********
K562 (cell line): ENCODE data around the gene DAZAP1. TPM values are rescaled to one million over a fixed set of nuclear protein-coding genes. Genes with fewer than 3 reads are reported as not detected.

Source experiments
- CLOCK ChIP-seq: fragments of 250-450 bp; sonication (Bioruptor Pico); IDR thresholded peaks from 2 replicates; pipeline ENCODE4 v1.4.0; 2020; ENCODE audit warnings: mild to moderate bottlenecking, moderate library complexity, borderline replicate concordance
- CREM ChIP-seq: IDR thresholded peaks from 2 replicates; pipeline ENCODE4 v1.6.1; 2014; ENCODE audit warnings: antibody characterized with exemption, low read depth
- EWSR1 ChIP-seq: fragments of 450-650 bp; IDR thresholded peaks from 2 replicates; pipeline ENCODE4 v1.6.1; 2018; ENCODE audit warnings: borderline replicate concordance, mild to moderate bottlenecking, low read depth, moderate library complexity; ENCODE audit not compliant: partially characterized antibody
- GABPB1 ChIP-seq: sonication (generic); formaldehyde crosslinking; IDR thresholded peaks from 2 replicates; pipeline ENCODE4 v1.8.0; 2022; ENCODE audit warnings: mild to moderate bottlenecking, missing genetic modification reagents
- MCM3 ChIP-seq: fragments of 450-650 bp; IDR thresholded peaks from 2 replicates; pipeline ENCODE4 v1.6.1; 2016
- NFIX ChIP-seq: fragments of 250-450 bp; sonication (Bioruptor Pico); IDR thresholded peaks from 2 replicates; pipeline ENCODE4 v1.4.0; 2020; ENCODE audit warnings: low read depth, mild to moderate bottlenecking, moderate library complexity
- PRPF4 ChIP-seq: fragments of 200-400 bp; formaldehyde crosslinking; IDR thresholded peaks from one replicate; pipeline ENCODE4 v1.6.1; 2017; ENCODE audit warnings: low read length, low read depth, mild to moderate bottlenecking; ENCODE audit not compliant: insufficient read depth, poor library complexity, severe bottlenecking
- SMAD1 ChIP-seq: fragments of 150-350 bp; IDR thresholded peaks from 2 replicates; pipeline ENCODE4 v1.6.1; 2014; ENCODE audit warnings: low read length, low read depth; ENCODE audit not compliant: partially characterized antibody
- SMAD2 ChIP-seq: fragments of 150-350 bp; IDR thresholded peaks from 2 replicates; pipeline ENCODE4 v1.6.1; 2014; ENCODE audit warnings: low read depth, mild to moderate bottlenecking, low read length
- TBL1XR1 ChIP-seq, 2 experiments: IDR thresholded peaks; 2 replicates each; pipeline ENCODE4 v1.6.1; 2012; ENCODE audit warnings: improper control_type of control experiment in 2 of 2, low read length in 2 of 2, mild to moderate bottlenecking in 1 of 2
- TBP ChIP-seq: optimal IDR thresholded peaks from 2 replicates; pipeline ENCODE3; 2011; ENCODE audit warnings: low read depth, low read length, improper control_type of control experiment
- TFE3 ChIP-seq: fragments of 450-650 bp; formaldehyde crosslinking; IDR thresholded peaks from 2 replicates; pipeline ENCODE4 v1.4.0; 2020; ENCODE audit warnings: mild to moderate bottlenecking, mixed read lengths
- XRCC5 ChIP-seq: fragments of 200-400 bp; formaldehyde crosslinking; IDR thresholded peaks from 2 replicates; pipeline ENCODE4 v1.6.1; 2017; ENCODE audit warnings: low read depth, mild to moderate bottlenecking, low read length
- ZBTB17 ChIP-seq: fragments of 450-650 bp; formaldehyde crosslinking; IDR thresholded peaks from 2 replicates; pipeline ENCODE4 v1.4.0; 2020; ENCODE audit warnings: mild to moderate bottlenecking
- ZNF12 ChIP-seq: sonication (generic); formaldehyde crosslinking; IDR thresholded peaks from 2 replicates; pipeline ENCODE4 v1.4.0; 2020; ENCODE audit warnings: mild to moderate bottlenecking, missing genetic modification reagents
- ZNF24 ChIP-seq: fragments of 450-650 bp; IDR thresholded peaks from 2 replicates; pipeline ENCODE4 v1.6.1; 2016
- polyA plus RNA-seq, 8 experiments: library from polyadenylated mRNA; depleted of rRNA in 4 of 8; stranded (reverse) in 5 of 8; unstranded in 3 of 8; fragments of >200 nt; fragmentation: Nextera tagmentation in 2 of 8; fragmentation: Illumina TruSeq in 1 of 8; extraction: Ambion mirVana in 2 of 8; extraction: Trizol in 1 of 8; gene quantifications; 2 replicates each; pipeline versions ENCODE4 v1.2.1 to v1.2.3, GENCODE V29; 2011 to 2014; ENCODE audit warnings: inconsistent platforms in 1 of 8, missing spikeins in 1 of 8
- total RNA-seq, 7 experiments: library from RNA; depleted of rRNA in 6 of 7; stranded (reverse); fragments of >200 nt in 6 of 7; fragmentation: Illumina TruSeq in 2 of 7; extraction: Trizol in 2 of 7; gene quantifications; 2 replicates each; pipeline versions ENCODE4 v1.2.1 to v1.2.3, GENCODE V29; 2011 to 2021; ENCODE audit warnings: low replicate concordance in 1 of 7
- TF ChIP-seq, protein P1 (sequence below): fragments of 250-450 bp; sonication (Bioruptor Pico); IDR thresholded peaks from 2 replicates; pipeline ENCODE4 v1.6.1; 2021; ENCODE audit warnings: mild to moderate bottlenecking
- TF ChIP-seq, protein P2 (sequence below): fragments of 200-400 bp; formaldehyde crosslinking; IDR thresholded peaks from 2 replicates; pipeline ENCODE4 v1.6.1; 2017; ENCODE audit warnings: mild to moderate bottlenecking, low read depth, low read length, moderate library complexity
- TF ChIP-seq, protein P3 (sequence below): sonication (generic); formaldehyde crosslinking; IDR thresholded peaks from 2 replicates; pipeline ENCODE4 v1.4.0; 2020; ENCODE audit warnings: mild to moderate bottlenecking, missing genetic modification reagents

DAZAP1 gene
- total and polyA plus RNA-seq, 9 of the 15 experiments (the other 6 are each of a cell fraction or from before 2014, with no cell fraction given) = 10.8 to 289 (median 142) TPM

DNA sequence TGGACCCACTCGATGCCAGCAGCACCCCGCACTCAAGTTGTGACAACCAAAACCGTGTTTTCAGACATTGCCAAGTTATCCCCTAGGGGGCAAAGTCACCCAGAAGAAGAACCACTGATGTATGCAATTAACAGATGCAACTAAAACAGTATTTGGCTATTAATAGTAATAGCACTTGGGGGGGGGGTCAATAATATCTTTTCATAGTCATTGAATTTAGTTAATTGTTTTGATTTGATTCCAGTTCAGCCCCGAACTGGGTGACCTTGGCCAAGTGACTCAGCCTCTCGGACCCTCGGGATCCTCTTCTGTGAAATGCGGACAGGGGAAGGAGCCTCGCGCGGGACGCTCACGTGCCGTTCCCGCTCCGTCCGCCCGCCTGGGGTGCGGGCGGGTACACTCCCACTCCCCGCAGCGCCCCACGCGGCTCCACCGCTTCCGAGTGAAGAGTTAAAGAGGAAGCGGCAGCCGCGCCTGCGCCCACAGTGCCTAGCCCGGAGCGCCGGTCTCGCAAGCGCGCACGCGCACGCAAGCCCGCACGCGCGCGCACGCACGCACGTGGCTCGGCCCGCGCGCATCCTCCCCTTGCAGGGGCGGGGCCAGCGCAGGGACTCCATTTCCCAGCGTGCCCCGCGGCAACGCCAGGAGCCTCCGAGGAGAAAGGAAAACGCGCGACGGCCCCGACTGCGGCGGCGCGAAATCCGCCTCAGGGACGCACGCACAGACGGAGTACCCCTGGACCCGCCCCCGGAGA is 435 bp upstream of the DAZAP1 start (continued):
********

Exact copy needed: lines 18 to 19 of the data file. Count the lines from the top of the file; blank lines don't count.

- ZNF24 ChIP-seq: fragments of 450-650 bp; IDR thresholded peaks from 2 replicates; pipeline ENCODE4 v1.6.1; 2016
- polyA plus RNA-seq, 8 experiments: library from polyadenylated mRNA; depleted of rRNA in 4 of 8; stranded (reverse) in 5 of 8; unstranded in 3 of 8; fragments of >200 nt; fragmentation: Nextera tagmentation in 2 of 8; fragmentation: Illumina TruSeq in 1 of 8; extraction: Ambion mirVana in 2 of 8; extraction: Trizol in 1 of 8; gene quantifications; 2 replicates each; pipeline versions ENCODE4 v1.2.1 to v1.2.3, GENCODE V29; 2011 to 2014; ENCODE audit warnings: inconsistent platforms in 1 of 8, missing spikeins in 1 of 8